I must have read many books in the past five years


The Time Traveller's Wife, for example - even tho it was published in 2003, I'm not sure if I read it straight away; The Vintner's Luck - 2000; The Five People You Meet In Heaven - 2003; The Lovely Bones - 2002; Astonishing Splashes of Colour (2004) and Flights of the Human Mind (2006); She's Come Undone - as far back as 1992 and I Know This Much Is True (1998); to name but barely a few. . .


I've reread lots of work by Gabriel García Márquez, Milan Kundera, Bruce Chatwin and have found new authors such as Nicole Krauss (The History of Love) and Stefan Merrill Block (The Story of Forgetting)


(and I've lived thru - despite my best attempts - many changes in my life, and altho I started writing my "book" when I was happy, in 2004, perhaps I am now back on a more even keel than I was in 2005. . .)


(yesterday I looked thru the words that I had been beginning to assemble - it was like remembering baby photos but seeing an adolescent)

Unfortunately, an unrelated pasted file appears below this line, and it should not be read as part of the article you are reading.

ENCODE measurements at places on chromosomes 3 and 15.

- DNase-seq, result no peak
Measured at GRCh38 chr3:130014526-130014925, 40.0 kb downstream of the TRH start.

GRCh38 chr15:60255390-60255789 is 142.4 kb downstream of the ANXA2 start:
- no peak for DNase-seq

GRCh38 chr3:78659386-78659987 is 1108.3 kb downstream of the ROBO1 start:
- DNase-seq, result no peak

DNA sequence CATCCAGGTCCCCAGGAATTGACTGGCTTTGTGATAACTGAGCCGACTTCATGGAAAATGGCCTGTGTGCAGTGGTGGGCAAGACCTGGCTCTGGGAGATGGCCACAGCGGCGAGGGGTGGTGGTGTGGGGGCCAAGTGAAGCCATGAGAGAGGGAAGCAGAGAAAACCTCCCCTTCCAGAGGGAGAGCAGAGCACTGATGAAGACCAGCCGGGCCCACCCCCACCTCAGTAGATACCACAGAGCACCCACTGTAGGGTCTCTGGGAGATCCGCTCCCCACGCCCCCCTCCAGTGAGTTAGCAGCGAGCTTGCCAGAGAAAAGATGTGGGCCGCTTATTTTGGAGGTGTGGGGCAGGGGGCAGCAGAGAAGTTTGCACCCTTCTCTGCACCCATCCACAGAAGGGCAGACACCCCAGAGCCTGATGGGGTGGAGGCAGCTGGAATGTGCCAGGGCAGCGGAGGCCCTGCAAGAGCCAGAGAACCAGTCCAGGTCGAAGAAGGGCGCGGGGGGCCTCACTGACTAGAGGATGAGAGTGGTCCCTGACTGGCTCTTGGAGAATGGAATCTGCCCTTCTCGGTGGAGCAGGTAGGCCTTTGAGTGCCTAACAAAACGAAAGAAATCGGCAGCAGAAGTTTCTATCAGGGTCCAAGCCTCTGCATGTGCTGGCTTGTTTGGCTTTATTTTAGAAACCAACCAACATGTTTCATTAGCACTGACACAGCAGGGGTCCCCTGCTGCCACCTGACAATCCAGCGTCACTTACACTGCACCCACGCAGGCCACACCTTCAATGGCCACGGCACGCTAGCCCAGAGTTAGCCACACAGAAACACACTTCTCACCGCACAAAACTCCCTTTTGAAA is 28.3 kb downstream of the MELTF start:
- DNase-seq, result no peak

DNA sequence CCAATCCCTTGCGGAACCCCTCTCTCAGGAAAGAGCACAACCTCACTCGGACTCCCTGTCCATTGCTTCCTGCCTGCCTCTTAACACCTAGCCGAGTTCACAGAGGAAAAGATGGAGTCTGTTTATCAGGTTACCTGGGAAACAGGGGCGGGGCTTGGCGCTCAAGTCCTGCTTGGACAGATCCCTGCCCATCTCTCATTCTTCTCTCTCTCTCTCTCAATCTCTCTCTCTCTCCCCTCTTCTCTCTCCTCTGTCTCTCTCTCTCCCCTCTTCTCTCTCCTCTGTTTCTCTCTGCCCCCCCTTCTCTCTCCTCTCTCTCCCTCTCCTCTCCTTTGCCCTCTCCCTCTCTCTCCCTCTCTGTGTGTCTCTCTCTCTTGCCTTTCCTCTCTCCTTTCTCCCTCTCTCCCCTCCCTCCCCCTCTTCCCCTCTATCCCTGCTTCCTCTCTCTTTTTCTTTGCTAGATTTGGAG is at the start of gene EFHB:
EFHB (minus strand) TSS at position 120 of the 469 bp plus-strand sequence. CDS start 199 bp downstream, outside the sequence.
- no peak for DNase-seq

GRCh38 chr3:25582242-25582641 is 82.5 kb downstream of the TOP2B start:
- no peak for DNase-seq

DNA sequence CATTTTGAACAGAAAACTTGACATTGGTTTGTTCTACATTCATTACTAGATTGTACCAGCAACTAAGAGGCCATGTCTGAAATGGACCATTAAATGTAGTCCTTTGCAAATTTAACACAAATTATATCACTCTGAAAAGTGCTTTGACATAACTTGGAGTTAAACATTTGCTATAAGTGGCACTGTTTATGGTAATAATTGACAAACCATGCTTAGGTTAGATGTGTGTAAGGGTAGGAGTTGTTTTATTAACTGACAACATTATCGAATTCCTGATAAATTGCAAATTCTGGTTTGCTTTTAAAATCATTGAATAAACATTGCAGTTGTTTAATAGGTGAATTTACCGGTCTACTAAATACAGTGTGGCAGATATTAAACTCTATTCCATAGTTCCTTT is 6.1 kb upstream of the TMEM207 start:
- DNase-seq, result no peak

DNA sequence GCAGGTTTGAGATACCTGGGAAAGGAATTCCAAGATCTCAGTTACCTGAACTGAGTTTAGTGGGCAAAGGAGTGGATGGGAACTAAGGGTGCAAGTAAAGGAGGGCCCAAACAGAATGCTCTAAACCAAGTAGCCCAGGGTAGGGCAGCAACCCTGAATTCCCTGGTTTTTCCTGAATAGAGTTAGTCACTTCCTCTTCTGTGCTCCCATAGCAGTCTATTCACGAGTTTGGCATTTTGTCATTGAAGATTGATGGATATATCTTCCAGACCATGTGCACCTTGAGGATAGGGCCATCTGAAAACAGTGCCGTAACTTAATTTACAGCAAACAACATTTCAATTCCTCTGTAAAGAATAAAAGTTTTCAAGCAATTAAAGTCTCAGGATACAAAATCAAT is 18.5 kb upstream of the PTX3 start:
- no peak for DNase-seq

back in 2004 I was only just beginning my love affair with Hepworth altho I was already engrossed in the artists of The Newlyn School; I'd seen many works by Andy Goldsworthy and Richard Long, but was only just becoming familiar with that of Antony Gormley - hadn't heard of Richard Serra

I hadn't seen an illustration by John Minton, didn't know the wonder that is the art work of Rob Ryan, was still to come across the words of Carol Ann Duffy, but I was already in love with the poetry of Kathleen Raine, for I had owned a book of hers since 1983. . .
however it wasn't until 2007 that I was to come across the following:

Reaching down arm-deep into bright water
I gathered on white sand under waves
Shells, drifted up on beaches where I alone
Inhabit a finite world of years and days.
I reached my arm down a myriad years
To gather treasure from the yester-milliennial sea-floor,
Held in my fingers forms shaped on the day of creation.

Building their beauty in three dimensions
Over which the world recedes away from us,
And in the fourth, that takes away ourselves
From moment to moment and from year to year
From first to last they remain in their continuous present.
The helix revolves like a timeless thought,
Instantaneous from apex to rim
Like a dance whose figure is limpet or murex, cowrie or golden winkle.

They sleep on the ocean floor like humming-tops
Whose music is the mother-of-pearl octave of the rainbow,
Harmonious shells that whisper forever in our ears,
The world that you inhabit has not yet been created.

Kathleen Raine